|Coordinates: 44°27′21″N 4°42′34″E / 44.4558°N 4.7094°ECoordinates: 44°27′21″N 4°42′34″E / 44.4558°N 4.7094°E|
|• Mayor (2008–2014)||Éric Besson (Progressive)|
|Area1||32.06 km2 (12.38 sq mi)|
|• Density||160/km2 (410/sq mi)|
|Time zone||CET (UTC+1)|
|• Summer (DST)||CEST (UTC+2)|
|INSEE/Postal code||26116 / 26290|
54–200 m (177–656 ft) |
(avg. 64 m or 210 ft)
1 French Land Register data, which excludes lakes, ponds, glaciers > 1 km² (0.386 sq mi or 247 acres) and river estuaries.2 Population without double counting: residents of multiple communes (e.g., students and military personnel) only counted once.
It is a town located in the south of Drôme and on the left bank of Rhône river, next to Montélimar.
The name of the townusually refers to the Donzère-Mondragon canal, which is an important artificial derivation of the Rhône. Donzère is also known for its gorge, which is the last shrinkage of the Rhône valley before its course joins Mediterranean sea. For the anecdote, the "Robinet", place name of the Donzère gorge where the Rhône shrinks because of the cliffs, derives its name of a former landowner: Robin Berton nicknamed Robinet.
It is usually admitted by geographers and climatologists that the Donzère gorge, along about 3 km (1.9 mi), signals the northern boundary of the mediterranean climate in the Rhône valley. So, Donzère marked during a long time the northern boundary of the olive groves, but in recent years and consequence of the global warming, this limit seems slightly back northward next to the Cruas gorge, on the north of Montélimar.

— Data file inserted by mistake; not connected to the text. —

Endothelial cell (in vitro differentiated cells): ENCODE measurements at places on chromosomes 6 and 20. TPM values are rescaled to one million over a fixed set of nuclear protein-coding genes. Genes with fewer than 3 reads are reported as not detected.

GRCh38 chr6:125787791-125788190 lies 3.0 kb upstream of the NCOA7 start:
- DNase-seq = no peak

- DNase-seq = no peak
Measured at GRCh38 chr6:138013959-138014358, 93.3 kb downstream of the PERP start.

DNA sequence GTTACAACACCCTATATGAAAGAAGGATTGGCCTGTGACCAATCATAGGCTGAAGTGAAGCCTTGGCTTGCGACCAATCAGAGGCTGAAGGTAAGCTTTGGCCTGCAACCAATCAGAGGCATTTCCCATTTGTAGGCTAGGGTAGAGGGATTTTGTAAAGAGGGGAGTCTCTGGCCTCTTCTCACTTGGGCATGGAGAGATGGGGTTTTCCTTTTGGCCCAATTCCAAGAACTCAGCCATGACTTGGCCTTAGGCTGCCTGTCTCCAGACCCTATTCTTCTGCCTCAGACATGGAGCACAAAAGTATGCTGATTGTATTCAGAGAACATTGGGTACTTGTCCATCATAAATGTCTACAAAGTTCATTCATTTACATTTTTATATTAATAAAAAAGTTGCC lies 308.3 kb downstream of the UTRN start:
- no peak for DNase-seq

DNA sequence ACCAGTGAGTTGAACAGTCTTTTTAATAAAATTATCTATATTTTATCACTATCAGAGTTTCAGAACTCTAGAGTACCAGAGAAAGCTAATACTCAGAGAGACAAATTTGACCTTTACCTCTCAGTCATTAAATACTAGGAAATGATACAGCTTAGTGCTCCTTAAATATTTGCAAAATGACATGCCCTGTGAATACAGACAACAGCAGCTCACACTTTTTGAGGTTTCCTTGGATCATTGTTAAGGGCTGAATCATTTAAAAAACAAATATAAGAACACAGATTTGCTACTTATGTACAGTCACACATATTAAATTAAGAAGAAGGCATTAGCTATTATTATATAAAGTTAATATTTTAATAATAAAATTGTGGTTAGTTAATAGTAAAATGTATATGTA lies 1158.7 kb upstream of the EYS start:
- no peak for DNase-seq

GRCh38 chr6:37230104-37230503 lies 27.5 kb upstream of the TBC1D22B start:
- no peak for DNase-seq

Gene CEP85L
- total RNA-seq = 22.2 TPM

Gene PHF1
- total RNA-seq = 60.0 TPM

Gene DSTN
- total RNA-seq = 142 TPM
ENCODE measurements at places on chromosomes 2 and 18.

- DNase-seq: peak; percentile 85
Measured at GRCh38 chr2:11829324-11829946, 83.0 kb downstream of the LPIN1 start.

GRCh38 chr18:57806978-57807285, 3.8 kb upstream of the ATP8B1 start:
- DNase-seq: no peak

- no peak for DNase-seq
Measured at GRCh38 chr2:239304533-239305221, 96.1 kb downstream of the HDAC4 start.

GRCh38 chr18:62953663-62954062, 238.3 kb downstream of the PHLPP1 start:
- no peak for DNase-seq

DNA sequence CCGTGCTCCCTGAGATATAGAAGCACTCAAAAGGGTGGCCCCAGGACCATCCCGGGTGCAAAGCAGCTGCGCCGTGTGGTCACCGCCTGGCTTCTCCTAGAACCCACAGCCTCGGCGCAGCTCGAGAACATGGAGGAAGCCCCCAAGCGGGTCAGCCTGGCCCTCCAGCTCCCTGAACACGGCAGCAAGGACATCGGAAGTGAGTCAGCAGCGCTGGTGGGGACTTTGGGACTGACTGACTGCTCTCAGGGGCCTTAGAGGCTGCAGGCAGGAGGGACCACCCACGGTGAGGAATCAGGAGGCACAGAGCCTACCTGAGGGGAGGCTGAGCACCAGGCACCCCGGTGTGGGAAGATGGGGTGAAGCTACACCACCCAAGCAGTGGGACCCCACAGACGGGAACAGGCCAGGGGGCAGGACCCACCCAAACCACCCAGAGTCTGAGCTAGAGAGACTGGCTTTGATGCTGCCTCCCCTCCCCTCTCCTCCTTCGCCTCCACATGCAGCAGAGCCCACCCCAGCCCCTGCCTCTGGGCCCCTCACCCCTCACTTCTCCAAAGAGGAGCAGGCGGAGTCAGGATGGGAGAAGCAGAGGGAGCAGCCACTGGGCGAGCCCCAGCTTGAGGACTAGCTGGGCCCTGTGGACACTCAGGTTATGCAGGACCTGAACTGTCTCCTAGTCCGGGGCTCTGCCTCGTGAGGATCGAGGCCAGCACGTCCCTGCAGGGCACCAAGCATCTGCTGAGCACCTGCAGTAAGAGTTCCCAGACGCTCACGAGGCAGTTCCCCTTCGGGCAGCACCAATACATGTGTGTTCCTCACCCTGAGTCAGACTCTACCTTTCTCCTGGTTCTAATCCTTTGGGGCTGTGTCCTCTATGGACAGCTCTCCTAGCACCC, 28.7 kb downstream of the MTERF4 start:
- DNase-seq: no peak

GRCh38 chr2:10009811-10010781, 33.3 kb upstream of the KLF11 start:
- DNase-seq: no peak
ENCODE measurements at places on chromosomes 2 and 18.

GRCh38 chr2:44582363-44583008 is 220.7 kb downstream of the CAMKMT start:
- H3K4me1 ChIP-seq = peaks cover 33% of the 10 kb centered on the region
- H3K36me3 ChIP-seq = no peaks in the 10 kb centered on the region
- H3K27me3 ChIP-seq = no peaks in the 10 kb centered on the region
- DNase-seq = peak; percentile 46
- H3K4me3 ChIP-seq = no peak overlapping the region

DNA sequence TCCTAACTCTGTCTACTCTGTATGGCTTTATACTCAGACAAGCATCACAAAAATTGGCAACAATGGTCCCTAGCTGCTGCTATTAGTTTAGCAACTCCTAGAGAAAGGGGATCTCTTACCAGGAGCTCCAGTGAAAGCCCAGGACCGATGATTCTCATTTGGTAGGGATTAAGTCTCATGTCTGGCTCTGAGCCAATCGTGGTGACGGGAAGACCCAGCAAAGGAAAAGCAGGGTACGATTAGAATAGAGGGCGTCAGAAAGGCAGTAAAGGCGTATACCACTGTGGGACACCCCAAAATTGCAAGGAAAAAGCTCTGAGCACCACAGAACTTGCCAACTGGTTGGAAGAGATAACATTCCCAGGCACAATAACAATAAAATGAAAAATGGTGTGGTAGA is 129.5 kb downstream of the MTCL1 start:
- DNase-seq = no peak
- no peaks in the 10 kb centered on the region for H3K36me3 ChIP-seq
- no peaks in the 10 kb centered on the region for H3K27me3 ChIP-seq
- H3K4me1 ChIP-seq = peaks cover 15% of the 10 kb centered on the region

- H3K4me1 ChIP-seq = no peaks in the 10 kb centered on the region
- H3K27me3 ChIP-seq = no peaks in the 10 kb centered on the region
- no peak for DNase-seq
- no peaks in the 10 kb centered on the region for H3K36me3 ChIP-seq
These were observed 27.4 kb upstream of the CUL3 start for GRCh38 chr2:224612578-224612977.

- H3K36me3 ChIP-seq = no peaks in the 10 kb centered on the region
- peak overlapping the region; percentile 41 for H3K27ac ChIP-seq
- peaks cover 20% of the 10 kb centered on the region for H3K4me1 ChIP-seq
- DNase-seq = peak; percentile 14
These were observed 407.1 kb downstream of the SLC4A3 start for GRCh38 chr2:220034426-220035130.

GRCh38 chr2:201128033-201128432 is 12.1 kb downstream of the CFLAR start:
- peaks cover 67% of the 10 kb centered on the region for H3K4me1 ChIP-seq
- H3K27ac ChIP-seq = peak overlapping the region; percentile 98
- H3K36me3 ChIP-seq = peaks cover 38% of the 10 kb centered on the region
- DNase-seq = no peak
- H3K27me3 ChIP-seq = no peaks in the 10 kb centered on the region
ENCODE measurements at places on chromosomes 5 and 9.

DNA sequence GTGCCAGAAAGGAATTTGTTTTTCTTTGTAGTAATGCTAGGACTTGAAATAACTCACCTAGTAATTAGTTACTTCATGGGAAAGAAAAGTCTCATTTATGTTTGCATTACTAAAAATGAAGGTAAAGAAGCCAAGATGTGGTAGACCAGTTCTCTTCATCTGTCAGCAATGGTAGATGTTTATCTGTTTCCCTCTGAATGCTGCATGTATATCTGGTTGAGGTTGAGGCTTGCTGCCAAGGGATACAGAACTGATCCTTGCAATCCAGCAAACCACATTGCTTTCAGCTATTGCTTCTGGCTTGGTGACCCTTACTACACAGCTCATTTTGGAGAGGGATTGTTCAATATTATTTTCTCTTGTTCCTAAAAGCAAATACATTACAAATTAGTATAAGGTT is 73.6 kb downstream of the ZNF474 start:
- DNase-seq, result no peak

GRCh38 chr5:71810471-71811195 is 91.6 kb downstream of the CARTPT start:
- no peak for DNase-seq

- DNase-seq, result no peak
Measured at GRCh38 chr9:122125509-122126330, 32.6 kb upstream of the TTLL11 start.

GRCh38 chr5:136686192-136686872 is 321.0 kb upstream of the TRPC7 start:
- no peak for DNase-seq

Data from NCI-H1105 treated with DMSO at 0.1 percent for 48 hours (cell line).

Somewhat protected from mistral thanks to its hills located in the north, the village opens on the plain of Tricastin where born the mediterranean ambiance and cultivations.
The privileged location of Donzère in the Rhône valley (high place of passage) surely explain its recent economic and demographic dynamism.
- The caves of the Donzère gorge.
- The Molard villa, which includes the largest known wine cellar of the Roman world with a capacity of 2.500 hl.
- The Saint-Philibert church (12th century) built by the Cluniacs.
- The preserved battlements, with the fortified gates of Argentière and the font (12th century).
- The Renaissance castle of Claude de Tournon (16th century), bishop of Viviers and prince of Donzère.
- The manor house Bouvier de Robinet (18th century).
- Old houses (from the 15th to the 18th century).
- The clock tower.
- The Chapel Notre-Dame-de-Combelonge (from the 15th to the 17th century).
- The round table.
- The former chocolate factory of Aiguebelle, with murals of the New Testament by Loys Prat.
- The suspension bridge nicknamed "bridge of Robinet", built in 1847 according to the technique of Seguin.
- The Virgin vow statue built after World War II.
- Encyclopédiste Antoine Penchenier died in Donzère in 1761.
- Félix Clement, painter of the 19th century, Prix de Rome.
- Loys Prat, painter of the 19th-20th centuries, Prix de Rome, Félix Clement nephew.
- Maurice-René Simonnet, politician of the 20th century, French minister, deputy and councillor of the Drôme, member of the Constitutional council, dean of the Law Faculty of the Lyon III University.
Félix Cardinale, Mémoire de maîtrise sur l'administration de Donzère au XVIIIe siècle, University of Aix-en-Provence.
|Wikimedia Commons has media related to Donzère.|
- Donzère town council website
- Donzère on the National geographical institute website
- Tourist office of Donzère